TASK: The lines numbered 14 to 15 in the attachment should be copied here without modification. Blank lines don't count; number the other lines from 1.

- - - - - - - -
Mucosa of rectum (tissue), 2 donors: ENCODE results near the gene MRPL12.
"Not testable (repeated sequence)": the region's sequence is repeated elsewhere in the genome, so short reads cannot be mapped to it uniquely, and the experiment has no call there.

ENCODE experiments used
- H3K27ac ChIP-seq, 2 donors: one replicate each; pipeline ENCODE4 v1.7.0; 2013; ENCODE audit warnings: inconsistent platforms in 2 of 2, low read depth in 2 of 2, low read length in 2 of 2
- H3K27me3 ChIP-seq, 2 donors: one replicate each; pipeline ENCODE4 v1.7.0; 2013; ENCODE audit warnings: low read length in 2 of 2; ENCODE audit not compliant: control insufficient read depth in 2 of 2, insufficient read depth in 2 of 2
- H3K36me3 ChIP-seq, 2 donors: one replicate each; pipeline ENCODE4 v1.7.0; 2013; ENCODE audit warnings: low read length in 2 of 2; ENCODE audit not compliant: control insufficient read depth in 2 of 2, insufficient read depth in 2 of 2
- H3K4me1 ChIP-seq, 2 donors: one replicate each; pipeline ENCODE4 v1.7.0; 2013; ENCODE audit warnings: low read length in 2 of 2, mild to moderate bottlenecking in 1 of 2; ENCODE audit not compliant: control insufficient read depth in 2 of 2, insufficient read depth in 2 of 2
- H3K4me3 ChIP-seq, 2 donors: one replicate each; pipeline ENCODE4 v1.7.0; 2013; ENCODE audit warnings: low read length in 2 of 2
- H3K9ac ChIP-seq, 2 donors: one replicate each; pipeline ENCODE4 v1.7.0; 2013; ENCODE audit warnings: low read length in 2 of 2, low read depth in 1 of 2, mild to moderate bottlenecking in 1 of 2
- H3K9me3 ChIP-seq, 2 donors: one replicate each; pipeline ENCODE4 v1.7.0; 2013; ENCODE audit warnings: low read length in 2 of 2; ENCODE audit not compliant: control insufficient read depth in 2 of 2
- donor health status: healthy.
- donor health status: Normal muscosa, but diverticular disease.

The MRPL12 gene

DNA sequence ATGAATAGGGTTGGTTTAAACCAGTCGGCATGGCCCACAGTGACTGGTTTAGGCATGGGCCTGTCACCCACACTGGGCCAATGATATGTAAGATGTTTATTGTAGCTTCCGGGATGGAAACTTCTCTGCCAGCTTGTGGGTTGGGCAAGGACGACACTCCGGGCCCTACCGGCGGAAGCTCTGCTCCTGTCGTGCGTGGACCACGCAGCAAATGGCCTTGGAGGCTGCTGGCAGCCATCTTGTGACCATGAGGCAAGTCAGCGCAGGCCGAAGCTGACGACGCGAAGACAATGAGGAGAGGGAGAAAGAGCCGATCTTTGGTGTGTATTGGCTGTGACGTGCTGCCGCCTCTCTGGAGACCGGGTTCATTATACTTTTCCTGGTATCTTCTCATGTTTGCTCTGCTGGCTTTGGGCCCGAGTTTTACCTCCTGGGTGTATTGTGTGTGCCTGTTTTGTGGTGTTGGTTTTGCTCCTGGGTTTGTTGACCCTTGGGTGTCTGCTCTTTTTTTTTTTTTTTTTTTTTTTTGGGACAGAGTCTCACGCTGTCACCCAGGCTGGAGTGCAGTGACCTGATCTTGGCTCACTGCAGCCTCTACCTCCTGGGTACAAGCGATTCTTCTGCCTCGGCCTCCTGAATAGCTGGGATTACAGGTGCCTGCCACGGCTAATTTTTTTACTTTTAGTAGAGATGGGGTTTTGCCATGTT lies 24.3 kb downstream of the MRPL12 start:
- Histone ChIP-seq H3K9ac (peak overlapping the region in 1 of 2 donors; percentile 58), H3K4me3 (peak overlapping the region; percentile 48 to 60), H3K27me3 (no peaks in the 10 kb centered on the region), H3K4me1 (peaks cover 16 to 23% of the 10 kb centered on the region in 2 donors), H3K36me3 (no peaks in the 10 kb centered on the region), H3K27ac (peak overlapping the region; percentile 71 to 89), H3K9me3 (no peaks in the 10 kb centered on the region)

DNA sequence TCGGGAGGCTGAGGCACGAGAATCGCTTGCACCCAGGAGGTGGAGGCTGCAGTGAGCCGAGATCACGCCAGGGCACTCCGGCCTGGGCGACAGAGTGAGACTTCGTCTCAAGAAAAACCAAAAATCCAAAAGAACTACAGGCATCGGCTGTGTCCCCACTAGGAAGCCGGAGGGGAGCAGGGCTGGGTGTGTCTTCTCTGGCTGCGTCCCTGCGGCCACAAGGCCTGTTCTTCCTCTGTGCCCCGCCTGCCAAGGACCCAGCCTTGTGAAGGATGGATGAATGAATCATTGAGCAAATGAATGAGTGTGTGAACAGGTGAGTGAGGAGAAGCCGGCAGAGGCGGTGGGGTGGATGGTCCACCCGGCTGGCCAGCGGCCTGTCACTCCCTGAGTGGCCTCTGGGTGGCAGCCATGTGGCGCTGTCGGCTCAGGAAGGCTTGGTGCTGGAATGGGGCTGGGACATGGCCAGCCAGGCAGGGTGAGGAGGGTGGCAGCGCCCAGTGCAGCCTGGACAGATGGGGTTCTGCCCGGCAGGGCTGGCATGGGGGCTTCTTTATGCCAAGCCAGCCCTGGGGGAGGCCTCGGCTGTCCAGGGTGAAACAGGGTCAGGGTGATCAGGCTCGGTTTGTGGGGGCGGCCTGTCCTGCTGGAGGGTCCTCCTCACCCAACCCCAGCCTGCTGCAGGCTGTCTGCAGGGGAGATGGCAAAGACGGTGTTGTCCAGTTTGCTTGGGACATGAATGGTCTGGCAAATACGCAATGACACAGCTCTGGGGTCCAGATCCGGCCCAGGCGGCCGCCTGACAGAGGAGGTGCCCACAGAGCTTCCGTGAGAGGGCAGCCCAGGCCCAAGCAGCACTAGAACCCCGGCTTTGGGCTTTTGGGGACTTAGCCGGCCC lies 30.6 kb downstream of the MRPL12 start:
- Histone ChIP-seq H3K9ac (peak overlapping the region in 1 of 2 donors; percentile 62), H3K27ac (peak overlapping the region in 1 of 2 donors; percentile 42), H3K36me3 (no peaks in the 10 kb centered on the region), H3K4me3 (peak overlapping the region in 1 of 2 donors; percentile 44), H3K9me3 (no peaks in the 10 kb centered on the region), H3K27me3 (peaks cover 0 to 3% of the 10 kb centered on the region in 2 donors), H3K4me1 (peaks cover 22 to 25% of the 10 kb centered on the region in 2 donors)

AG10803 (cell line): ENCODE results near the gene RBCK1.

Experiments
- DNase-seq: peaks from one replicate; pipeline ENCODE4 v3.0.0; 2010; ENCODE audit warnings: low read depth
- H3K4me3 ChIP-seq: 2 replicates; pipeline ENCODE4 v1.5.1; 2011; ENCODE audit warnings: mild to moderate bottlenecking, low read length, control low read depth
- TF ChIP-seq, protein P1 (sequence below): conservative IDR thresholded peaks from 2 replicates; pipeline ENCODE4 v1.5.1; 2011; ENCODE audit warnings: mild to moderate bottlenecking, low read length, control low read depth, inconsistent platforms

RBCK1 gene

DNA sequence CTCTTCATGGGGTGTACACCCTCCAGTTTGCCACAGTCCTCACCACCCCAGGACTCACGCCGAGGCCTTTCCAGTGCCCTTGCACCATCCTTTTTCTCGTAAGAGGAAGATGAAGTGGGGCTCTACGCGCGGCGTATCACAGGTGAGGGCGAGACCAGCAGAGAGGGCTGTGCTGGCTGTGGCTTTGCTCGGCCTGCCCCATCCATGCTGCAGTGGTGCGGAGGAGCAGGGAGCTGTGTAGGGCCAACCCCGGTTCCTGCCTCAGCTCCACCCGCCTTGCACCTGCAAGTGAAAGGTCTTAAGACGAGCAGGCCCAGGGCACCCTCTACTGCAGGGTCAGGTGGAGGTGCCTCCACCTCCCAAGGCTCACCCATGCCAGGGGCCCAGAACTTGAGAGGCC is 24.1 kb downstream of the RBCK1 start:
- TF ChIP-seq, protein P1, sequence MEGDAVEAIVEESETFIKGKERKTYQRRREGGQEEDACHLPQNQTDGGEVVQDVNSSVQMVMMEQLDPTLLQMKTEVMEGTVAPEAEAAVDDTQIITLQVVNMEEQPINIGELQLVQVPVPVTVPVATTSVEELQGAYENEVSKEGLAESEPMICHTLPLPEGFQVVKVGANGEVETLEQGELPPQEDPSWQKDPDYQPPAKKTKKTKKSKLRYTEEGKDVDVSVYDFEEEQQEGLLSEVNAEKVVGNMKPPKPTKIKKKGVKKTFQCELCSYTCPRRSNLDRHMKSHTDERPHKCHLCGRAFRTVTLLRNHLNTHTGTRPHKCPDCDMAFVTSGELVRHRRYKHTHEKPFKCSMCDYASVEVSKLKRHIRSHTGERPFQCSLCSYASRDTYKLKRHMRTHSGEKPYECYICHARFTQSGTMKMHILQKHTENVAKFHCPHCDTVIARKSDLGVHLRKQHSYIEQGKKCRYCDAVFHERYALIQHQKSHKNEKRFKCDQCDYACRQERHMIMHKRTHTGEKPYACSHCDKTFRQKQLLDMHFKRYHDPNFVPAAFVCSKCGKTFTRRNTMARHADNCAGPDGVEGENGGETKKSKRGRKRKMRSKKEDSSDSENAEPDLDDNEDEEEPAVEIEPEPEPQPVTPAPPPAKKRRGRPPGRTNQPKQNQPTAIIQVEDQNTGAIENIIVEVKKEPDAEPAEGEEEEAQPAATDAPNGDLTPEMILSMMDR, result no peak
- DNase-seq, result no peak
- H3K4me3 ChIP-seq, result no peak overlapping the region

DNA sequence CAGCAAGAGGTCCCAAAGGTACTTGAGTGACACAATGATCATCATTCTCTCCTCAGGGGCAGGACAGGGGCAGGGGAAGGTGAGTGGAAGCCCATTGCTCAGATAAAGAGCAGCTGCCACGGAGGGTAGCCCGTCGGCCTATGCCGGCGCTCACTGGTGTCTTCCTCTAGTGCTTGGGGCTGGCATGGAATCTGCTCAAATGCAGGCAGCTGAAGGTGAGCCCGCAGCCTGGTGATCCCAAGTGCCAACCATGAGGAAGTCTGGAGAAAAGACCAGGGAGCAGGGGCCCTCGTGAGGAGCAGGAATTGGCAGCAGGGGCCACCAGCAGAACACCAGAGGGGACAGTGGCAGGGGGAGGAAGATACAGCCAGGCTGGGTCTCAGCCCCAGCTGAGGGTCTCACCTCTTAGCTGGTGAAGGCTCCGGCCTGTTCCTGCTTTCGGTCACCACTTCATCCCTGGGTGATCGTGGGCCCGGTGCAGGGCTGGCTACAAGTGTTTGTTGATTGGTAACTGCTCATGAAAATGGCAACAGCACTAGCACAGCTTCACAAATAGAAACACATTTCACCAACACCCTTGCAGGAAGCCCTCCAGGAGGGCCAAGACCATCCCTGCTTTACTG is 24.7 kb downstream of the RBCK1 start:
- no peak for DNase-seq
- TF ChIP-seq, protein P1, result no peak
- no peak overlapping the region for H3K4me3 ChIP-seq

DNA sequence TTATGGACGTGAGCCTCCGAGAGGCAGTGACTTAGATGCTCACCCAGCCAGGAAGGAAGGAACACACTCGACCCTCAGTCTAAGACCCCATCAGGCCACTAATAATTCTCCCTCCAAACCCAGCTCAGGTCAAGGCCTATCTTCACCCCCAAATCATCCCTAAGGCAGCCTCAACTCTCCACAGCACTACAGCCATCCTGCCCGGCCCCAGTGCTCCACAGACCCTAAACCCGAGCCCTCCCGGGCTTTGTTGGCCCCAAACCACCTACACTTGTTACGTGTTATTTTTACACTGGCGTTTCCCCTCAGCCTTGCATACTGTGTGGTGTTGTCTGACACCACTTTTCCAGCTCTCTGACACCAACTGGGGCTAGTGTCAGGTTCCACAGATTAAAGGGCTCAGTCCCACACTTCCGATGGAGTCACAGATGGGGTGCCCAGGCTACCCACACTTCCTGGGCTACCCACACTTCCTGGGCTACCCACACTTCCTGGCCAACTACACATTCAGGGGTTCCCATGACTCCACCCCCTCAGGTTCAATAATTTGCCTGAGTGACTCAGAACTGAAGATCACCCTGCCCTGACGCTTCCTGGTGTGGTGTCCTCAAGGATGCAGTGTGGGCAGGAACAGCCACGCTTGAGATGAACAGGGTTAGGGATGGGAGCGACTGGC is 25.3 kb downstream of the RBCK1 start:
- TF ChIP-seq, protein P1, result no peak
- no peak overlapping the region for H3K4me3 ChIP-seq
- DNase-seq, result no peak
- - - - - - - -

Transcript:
DNA sequence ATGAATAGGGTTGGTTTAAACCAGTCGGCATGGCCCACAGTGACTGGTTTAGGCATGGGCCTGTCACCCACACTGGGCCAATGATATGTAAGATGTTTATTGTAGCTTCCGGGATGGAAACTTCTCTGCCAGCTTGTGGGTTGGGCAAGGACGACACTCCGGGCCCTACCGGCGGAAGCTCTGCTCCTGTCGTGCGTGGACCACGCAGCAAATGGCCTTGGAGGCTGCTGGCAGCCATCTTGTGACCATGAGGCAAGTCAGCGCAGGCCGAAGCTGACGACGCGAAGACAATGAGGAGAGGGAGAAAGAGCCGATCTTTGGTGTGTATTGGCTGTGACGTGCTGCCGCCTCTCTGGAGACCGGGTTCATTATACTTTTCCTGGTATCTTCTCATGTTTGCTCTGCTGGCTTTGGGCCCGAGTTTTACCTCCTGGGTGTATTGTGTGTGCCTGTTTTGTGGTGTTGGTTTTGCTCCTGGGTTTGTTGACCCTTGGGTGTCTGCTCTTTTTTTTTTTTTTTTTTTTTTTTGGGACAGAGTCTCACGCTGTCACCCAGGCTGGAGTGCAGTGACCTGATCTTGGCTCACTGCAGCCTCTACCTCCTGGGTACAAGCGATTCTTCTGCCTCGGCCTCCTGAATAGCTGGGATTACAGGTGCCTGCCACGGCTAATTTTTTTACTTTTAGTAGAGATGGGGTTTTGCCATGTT lies 24.3 kb downstream of the MRPL12 start:
- Histone ChIP-seq H3K9ac (peak overlapping the region in 1 of 2 donors; percentile 58), H3K4me3 (peak overlapping the region; percentile 48 to 60), H3K27me3 (no peaks in the 10 kb centered on the region), H3K4me1 (peaks cover 16 to 23% of the 10 kb centered on the region in 2 donors), H3K36me3 (no peaks in the 10 kb centered on the region), H3K27ac (peak overlapping the region; percentile 71 to 89), H3K9me3 (no peaks in the 10 kb centered on the region)